The Words They Write

I think there is something to be said about how compelling something can be when it is a first-hand account verses a speculation or a piece of fiction. We have discussed in class how literature that comes from times of war seems to possess a morality and truth that other pieces of writing lack. It is incredibly brave to expose experiences from any situation that left scars, whether it be the battle field (where the WWI poetry found consummation, and The Ghosts May Laugh), or a concentration camp (Vladek from Maus and Primo Levi from “Survival In Auschwitz”).

Depending on the subject I generally find non-fiction to be a bit bland. A lot of words that do not evoke anything of meaning in me. In contrast, works of fiction are usually great reads, because they are just that – fiction, made-up, scenes that come from someone’s imagination. But, in the pieces we have read for class we get fact in addition to true, vivid scenes that in any alternative world (where these events did not actually take place) seem like pure fiction.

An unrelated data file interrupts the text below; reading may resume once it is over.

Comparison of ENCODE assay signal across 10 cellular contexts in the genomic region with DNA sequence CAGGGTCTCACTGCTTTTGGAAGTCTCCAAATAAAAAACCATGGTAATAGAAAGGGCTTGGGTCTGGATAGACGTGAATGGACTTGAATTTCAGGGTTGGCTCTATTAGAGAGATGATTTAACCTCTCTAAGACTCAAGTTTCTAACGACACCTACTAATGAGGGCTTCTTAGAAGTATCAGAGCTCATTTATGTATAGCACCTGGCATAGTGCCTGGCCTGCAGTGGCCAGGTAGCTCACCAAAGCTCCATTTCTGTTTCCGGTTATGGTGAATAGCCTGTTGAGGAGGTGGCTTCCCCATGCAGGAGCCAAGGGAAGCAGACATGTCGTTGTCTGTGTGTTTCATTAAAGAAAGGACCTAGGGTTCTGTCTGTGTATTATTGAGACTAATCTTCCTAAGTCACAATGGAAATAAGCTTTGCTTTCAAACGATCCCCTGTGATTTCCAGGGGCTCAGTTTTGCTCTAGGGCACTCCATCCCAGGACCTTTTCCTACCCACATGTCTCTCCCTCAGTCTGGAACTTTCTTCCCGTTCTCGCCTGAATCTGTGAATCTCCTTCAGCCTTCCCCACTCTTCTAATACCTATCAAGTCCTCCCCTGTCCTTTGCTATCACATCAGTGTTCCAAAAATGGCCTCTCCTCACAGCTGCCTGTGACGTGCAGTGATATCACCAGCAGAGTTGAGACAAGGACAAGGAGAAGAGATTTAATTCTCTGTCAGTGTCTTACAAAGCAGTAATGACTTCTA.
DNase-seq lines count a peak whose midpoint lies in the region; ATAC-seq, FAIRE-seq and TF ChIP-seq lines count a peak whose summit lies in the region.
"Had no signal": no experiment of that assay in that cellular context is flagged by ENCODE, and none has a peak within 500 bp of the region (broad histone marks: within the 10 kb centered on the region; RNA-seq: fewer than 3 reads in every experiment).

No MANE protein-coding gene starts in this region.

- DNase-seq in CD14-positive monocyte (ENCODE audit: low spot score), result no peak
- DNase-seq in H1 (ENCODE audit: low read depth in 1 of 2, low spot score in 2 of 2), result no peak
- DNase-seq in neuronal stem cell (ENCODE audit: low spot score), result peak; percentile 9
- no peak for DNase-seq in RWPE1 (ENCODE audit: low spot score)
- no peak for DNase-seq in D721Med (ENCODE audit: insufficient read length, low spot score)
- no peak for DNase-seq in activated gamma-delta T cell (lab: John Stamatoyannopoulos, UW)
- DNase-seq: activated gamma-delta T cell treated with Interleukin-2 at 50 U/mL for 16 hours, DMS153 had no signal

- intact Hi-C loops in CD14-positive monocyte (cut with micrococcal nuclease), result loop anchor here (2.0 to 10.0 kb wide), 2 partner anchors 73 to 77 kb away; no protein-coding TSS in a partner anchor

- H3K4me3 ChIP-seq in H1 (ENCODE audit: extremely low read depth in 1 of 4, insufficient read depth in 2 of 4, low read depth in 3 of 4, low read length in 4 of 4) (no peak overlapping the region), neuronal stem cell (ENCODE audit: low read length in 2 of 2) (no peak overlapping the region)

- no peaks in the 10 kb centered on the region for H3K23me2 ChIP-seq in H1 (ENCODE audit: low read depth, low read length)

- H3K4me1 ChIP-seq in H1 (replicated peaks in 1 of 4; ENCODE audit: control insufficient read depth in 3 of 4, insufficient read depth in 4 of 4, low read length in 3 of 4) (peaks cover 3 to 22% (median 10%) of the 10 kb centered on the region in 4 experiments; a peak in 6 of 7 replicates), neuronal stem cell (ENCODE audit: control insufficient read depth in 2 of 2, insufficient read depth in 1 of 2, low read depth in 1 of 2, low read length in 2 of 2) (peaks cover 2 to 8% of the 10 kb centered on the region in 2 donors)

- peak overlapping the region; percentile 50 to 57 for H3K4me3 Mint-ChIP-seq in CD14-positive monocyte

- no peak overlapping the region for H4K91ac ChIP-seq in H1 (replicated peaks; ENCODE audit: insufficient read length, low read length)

In Primo Levi’s “Survival In Auschwitz,” I sometimes wish it was purely fiction I was reading; fore his account is grave, but also incredibly moving. Levi, unlike various other written accounts of the Holocaust, develops his piece in a way so that we are not just presented with an image of the concentration camps, but are given deeper insight into what it was like to be in, and survive, the camps.

A lot of sorrow exists in the world, from civil conflicts, to oppression, internment, torture, etc — it can only be speculated what kind of literature will come from modern conflict. I have no specific crisis to parallel with our class text in this post, because each case of humanitarian havoc, those I have written about and those I have not, are bound to produce some significant stories. I cannot bring myself to isolate one situation (and its hypothetical literature that has not yet been penned), to compare with the historic literature we have read. I do undoubtedly know powerful pieces will be written eventually, by survivor’s in Angola, Sudan, Sri Lanka, Chad, etc — and the list goes on.


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